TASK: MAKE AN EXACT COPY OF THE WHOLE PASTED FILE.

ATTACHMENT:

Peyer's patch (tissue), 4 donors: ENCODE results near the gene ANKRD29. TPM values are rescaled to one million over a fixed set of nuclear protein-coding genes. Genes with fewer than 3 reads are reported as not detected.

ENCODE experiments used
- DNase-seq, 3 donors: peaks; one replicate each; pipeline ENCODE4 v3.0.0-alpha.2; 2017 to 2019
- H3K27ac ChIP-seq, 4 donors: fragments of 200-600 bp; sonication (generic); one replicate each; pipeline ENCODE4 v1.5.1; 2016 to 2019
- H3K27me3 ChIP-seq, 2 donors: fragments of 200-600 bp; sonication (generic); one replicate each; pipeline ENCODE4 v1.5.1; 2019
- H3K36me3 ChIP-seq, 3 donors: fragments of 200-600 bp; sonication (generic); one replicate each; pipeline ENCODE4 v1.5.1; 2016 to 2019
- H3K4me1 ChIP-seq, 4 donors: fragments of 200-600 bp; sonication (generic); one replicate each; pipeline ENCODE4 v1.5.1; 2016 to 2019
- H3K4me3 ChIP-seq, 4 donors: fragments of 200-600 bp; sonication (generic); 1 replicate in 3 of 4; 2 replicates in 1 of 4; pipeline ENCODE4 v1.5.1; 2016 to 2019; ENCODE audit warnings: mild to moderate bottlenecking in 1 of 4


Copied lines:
Peyer's patch (tissue), 4 donors: ENCODE results near the gene ANKRD29. TPM values are rescaled to one million over a fixed set of nuclear protein-coding genes. Genes with fewer than 3 reads are reported as not detected.

ENCODE experiments used
- DNase-seq, 3 donors: peaks; one replicate each; pipeline ENCODE4 v3.0.0-alpha.2; 2017 to 2019
- H3K27ac ChIP-seq, 4 donors: fragments of 200-600 bp; sonication (generic); one replicate each; pipeline ENCODE4 v1.5.1; 2016 to 2019
- H3K27me3 ChIP-seq, 2 donors: fragments of 200-600 bp; sonication (generic); one replicate each; pipeline ENCODE4 v1.5.1; 2019
- H3K36me3 ChIP-seq, 3 donors: fragments of 200-600 bp; sonication (generic); one replicate each; pipeline ENCODE4 v1.5.1; 2016 to 2019
- H3K4me1 ChIP-seq, 4 donors: fragments of 200-600 bp; sonication (generic); one replicate each; pipeline ENCODE4 v1.5.1; 2016 to 2019
- H3K4me3 ChIP-seq, 4 donors: fragments of 200-600 bp; sonication (generic); 1 replicate in 3 of 4; 2 replicates in 1 of 4; pipeline ENCODE4 v1.5.1; 2016 to 2019; ENCODE audit warnings: mild to moderate bottlenecking in 1 of 4